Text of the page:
We often hear complaints from other activists that the media never covers their events, or that their message is distorted. While reporters often lack depth, or the ability or time to investigate a story thoroughly, quite often the problem is with the source. You must not only be able to communicate your story properly, you must also be able to create an interesting story that is worth telling -- and maybe worth retelling. If you are able to generate ongoing debate about your topic, all the better. Controversy is sometimes your best publicity.

Three elements can increase the possibility of coverage of your event: interesting people, interesting places, and interesting subjects.

Interesting People

If you don't have a person in your organization who can attract press attention, try to find someone who can. Whether we like it or not, the reality is that some people are media stars. Build relationships with those people, involve them in your issue, and don't hesitate to ask them to stand with you. Stars also come with egos that need to be stroked, and sometimes handling them can be more difficult than handling the media, so beware.

The other type of person who is a magnet for the media is one who can provide the human-interest story -- the victim of the policy you are addressing. Be sure the person is a sympathetic person who can present himself/herself well. Interview the individual yourself first. Don't take someone else's word for this person's credibility or believability. Ask all the embarrassing questions that a reporter might ask. Don't let yourself be surprised too late when the camera is rolling. In your pre-interview, spend some time helping the person craft answers that better communicate what he/she is trying to say. If necessary, gently recommend grooming changes. If clothes are needed, help out.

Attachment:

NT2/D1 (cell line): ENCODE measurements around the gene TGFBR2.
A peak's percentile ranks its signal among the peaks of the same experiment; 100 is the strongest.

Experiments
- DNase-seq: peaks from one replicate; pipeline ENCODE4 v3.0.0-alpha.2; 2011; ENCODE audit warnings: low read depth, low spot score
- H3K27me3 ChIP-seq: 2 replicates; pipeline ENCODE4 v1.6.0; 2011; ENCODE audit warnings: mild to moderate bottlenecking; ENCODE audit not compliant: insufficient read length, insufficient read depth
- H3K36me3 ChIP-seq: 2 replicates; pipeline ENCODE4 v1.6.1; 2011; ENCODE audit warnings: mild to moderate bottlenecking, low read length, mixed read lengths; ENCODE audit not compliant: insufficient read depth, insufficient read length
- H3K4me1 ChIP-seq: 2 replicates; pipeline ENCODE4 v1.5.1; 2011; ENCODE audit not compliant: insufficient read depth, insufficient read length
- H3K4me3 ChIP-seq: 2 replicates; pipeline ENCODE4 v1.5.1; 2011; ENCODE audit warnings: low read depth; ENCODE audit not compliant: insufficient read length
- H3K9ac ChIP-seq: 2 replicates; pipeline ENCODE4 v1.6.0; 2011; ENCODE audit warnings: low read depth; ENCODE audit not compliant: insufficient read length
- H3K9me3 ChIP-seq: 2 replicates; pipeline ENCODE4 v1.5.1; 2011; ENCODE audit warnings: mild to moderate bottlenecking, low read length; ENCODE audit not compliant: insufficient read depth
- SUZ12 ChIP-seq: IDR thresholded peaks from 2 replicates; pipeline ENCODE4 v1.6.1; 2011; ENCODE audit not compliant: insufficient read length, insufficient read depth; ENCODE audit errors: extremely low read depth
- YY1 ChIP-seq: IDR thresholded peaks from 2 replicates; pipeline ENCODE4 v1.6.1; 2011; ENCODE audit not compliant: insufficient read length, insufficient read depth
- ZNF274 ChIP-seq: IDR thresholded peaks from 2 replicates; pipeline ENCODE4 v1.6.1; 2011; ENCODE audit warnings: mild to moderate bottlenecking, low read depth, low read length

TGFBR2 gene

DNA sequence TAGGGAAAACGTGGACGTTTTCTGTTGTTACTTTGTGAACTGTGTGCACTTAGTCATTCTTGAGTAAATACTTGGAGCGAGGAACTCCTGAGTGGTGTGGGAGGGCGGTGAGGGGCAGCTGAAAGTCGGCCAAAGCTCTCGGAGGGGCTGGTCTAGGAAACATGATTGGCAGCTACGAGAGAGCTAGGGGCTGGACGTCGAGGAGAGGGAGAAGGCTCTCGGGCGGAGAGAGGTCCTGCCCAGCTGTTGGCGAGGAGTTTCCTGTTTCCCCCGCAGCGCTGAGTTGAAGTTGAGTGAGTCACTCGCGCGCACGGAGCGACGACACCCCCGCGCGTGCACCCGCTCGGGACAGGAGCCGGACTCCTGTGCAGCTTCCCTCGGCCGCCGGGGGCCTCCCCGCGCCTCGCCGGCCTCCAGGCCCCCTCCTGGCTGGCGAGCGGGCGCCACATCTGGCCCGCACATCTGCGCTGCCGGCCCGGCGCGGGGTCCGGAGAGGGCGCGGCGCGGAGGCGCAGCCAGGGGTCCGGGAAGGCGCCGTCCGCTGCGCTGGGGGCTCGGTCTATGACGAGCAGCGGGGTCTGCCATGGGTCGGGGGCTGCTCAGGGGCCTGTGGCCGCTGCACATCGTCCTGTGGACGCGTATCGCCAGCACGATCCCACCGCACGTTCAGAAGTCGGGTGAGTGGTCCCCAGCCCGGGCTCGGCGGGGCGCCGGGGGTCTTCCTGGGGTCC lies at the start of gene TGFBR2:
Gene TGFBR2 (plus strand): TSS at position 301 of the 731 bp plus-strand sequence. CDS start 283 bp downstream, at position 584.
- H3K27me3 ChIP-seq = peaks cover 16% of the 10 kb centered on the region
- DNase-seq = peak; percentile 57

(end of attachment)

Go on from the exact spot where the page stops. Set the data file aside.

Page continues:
Interesting Places

Whenever possible, hold your event somewhere that will reflect your message. Create an effective backdrop. If you are addressing the lack of affordable housing, then go to empty public housing. If you are speaking about militarism, go to a military base. Try to find a place where members of the press don't usually go, but be sure it isn't so far afield that they can't find it (or want to). We once announced the creation of a new housing and homelessness curriculum for public schools. The president of the National Education Association and the superintendent of our local school district were in attendance, but we held it at a school that was so difficult to find that the press missed the event altogether.

Interesting Subjects

One of the most overlooked and yet important elements in creating an interesting media event is visuals. "Talking heads" at press conferences are boring and commonplace. Find a way to make visible what it is you are trying to communicate. When planning a press event always keep in mind the photo-opt What photo do you want to appear in the paper or on the evening news? Make sure the picture says something. A picture really can be worth a thousand words.

The best visual is the one that requires the fewest words to explain. The more words that are required, the more obtuse the message. During the war in the Middle East we wanted to find a way to remind people that lives were being lost to war daily. We had a long discussion about the nature of that demonstration. First, what was the symbol? Should we mark the dead from other nations? Which location would most clearly communicate the source of the deaths? We ended up with powerful but simple crosses representing each American killed. We planted them on the Ellipse, with the White House in the background. Only one sentence was needed to communicate our message. The photo virtually said it all.